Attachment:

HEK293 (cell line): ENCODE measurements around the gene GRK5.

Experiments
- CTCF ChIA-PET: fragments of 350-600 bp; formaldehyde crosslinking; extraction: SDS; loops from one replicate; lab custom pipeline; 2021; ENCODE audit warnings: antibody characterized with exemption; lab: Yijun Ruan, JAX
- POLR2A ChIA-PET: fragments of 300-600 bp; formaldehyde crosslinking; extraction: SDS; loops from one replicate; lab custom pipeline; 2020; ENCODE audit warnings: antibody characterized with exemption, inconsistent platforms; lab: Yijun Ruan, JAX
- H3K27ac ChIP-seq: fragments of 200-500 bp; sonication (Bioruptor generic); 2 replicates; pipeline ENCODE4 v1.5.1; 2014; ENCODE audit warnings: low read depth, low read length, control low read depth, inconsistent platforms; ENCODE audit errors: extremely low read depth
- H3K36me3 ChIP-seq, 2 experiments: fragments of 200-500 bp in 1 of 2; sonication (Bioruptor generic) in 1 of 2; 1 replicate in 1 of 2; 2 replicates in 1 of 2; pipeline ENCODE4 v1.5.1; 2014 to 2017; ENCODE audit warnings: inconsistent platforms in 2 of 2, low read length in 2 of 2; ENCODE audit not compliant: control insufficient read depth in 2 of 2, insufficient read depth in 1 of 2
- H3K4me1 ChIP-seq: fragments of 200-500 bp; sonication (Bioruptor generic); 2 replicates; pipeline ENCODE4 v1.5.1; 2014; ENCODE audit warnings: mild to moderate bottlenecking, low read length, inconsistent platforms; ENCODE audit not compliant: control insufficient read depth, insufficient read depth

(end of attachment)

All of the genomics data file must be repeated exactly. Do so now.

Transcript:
HEK293 (cell line): ENCODE measurements around the gene GRK5.

Experiments
- CTCF ChIA-PET: fragments of 350-600 bp; formaldehyde crosslinking; extraction: SDS; loops from one replicate; lab custom pipeline; 2021; ENCODE audit warnings: antibody characterized with exemption; lab: Yijun Ruan, JAX
- POLR2A ChIA-PET: fragments of 300-600 bp; formaldehyde crosslinking; extraction: SDS; loops from one replicate; lab custom pipeline; 2020; ENCODE audit warnings: antibody characterized with exemption, inconsistent platforms; lab: Yijun Ruan, JAX
- H3K27ac ChIP-seq: fragments of 200-500 bp; sonication (Bioruptor generic); 2 replicates; pipeline ENCODE4 v1.5.1; 2014; ENCODE audit warnings: low read depth, low read length, control low read depth, inconsistent platforms; ENCODE audit errors: extremely low read depth
- H3K36me3 ChIP-seq, 2 experiments: fragments of 200-500 bp in 1 of 2; sonication (Bioruptor generic) in 1 of 2; 1 replicate in 1 of 2; 2 replicates in 1 of 2; pipeline ENCODE4 v1.5.1; 2014 to 2017; ENCODE audit warnings: inconsistent platforms in 2 of 2, low read length in 2 of 2; ENCODE audit not compliant: control insufficient read depth in 2 of 2, insufficient read depth in 1 of 2
- H3K4me1 ChIP-seq: fragments of 200-500 bp; sonication (Bioruptor generic); 2 replicates; pipeline ENCODE4 v1.5.1; 2014; ENCODE audit warnings: mild to moderate bottlenecking, low read length, inconsistent platforms; ENCODE audit not compliant: control insufficient read depth, insufficient read depth